• Loyola Marymount University (LMU) honors the Jesuit and Marymount traditions of dedication to academic excellence and the development of the whole student. Loyola Marymount was recently ranked in the top regional universities in the Western United States, receiving high marks in academic reputation and faculty resources.

    LMU includes five colleges: Bellarmine College of Liberal Arts, College of Business Administration, College of Communication and Fine Arts, College of Science and Engineering, and School of Film and Television. The Graduate Division includes the School of Education and Loyola Law School.

    Located in West Los Angeles on a bluff overlooking Marina del Rey, the campus is in a quiet residential area and has open space and panoramic views. The Law School is located in downtown Los Angeles. Loyola Marymount has an enrollment of approximately 7,200 undergraduate students, 2,100 graduate students and 1,200 law students. LMU offers a Doctorate in Education, thirty Master’s degrees and has fifteen credential programs. There is a rich cultural life at the University, including the performing and fine arts as well as NCAA Division I athletics.

    LMU Student Profile

    The undergraduate and graduate student body is recruited largely from Southern California and the Western United States, but has students from all 50 states and 95 countries around the world. A total of 9,577 students were enrolled for the 2021-2022 academic year broken down as follows: 6,564 undergraduate, 1,869 graduate, and 1,076 law school. Our student population consisted of students identified as 44% Caucasian, 21% Latino, 10% Asian/Pacific Islander, 7% African American, and 7% Multi-race. Approximately 10% of the student population are international students from countries such as Indonesia, Mexico, the Philippines, Canada, India, and South Korea. More than 4,700 students live in university housing. Graduate students live off campus, and complete their programs on either a full or part time basis.

  • Because Residents are at different levels of skill development and vary somewhat in their focus of interests, our training model utilizes an individualized approach in reaching a training agreement with each Resident. A written agreement between the Resident and Primary Supervisor will be developed, which specifies the basic skills and professional conduct required as well as additional goals the Resident wishes to achieve. The training agreement serves as a reference point for periodic evaluation and planning. It can be modified as long as the Resident is progressing satisfactorily in achieving the basic requirements.

  • Evaluation is primarily a feedback process that helps guide the Residents’ training. It is offered in a supportive, interactive atmosphere. Feedback regarding professional development is continuous and occur as an integral part of supervision. In addition, Residents will receive written evaluations from their primary supervisor in December and May. Residents are expected to review their written evaluations with supervisors and provide input into the evaluation process.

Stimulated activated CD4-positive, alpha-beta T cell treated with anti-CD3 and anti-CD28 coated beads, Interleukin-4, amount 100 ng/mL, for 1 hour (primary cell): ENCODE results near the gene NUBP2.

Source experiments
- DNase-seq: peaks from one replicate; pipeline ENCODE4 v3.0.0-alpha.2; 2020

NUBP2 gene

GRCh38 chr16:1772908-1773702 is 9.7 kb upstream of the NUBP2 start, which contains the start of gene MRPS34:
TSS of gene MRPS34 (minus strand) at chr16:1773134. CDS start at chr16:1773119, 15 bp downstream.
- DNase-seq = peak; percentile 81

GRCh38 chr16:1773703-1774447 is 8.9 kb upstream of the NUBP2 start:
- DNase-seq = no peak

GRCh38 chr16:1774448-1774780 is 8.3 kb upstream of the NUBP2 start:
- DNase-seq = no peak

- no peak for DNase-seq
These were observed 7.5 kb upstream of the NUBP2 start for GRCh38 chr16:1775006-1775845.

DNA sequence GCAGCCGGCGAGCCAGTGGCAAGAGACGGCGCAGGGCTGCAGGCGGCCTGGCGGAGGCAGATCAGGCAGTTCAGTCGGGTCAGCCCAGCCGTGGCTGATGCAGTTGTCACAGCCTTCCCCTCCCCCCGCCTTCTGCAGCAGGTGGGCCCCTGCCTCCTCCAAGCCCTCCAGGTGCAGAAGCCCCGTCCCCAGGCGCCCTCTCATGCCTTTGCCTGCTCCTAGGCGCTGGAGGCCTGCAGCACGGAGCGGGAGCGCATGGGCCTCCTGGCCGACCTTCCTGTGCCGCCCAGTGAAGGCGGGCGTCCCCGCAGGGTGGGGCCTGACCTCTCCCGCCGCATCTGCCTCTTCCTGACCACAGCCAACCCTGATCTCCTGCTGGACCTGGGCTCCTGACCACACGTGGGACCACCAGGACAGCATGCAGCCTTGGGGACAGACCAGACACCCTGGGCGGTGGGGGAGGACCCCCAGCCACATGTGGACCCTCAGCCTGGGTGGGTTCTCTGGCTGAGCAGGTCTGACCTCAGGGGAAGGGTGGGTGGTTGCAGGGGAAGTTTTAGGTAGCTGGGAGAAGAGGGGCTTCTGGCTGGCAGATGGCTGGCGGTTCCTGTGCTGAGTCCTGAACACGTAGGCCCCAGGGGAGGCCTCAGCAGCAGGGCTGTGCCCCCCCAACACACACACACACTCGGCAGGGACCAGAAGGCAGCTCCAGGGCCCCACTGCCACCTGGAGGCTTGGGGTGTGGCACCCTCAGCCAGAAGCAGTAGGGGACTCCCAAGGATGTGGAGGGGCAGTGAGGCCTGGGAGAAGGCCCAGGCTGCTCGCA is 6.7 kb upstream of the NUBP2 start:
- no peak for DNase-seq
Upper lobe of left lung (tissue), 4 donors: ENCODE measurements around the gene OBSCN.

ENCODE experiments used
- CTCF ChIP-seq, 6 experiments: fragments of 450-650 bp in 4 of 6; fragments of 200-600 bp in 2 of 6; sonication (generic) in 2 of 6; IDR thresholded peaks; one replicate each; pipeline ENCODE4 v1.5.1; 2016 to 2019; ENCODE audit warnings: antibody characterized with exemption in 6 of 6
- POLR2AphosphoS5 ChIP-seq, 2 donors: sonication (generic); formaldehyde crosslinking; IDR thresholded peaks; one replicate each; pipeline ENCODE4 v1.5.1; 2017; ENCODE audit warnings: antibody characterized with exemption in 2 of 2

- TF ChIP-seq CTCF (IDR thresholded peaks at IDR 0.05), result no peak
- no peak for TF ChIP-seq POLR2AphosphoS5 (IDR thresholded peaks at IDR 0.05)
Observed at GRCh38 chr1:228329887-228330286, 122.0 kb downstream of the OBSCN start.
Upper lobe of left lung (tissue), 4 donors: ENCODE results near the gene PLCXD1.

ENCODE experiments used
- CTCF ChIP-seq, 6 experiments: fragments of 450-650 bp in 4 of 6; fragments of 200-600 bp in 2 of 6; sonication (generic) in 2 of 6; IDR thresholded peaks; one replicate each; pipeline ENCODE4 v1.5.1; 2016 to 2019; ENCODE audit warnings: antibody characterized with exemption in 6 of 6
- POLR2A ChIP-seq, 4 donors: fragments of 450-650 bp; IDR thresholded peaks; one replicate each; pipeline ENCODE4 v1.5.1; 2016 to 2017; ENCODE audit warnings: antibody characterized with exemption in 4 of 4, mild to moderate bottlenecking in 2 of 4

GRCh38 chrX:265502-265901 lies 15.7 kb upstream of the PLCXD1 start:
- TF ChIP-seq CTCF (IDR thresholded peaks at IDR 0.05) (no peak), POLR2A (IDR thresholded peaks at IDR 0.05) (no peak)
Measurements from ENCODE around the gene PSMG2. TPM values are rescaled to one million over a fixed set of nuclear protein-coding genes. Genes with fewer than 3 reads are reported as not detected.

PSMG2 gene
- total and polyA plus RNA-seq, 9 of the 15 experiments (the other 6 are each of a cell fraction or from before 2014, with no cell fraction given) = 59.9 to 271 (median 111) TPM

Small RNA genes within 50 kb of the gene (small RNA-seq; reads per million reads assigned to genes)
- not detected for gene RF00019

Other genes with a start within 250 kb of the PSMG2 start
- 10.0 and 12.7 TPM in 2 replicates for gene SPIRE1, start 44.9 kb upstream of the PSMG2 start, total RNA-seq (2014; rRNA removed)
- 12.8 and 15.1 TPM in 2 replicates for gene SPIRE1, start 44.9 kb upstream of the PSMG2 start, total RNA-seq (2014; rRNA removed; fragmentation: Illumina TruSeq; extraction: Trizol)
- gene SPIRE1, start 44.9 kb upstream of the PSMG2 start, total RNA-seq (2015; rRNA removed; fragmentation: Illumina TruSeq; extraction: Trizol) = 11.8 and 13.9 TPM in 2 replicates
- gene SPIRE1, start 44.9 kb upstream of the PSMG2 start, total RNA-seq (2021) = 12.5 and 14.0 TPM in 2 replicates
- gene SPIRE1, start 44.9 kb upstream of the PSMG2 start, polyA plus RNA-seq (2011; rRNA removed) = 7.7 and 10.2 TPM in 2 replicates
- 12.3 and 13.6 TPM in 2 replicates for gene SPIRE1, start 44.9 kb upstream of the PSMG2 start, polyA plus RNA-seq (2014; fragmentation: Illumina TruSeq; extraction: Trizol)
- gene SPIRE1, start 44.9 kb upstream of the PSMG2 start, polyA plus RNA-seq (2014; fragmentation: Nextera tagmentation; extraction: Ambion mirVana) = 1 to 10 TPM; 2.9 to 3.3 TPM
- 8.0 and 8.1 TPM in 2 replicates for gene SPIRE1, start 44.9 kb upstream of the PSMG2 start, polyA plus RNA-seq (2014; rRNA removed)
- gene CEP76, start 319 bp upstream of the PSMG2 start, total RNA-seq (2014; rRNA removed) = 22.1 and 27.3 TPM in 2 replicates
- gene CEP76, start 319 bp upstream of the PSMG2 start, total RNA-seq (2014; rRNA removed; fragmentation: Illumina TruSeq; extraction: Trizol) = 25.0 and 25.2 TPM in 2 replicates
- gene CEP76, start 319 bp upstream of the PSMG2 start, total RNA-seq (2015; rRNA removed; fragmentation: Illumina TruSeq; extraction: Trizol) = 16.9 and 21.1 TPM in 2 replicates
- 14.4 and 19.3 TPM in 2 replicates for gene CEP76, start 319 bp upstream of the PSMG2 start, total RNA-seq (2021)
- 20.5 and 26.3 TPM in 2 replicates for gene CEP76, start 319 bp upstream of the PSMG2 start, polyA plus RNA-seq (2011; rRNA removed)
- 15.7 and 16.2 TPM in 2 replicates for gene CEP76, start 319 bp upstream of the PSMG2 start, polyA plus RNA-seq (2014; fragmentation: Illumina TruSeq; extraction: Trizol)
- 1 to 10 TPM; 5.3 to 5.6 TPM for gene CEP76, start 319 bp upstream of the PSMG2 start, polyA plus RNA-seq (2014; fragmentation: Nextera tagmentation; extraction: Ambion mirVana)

In the unusual instances in which a Resident is not making satisfactory progress toward a successful completion of the training year, due process policies exist. There are also written University policies that assure Residents that any complaints they may have regarding the training year will receive a fair hearing. Residents will also be asked to provide written evaluations and feedback to their supervisors in December and May, as well as an evaluation of the training program. The Coordinator of Training will review the latter document with each Resident independently.

  • Content

    The Post-Doctoral Residency is a minimum of 1500 hours to be completed within a 9-month + 2 week period. Post-Doctoral Residents can work up to 44 hours per week. Clinical training involves the evaluation, treatment, and referral of our undergraduate and graduate students. There are extensive opportunities to work with  late adolescents and young adults and, to a lesser extent, with adults of other ages.

    There are rich opportunities to treat a very diverse clientele in terms of ethnicity, gender, culture, and socioeconomic background. The clientele presents with a wide range of problems including adjustment difficulties, relationship concerns, major affective disorders, eating disorders, anxiety disorders, and often present in psychological crisis. Learning disabilities, substance abuse problems, and other disorders are also present.

    The clinical caseload is generally 16-20 hours per week and includes intake/assessment, crisis management, individual and group psychotherapy. It is expected that Residents take advantage of the many opportunities to participate in campus outreach and education. The remaining 26-28 hours per week are spent in supervision, outreach, case consultation, seminars, Wellness Educator activities, and chart documentation.